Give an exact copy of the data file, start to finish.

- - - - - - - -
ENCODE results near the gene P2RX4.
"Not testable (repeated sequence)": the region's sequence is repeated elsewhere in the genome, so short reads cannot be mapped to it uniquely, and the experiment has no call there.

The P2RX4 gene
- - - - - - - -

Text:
ENCODE results near the gene P2RX4.
"Not testable (repeated sequence)": the region's sequence is repeated elsewhere in the genome, so short reads cannot be mapped to it uniquely, and the experiment has no call there.

The P2RX4 gene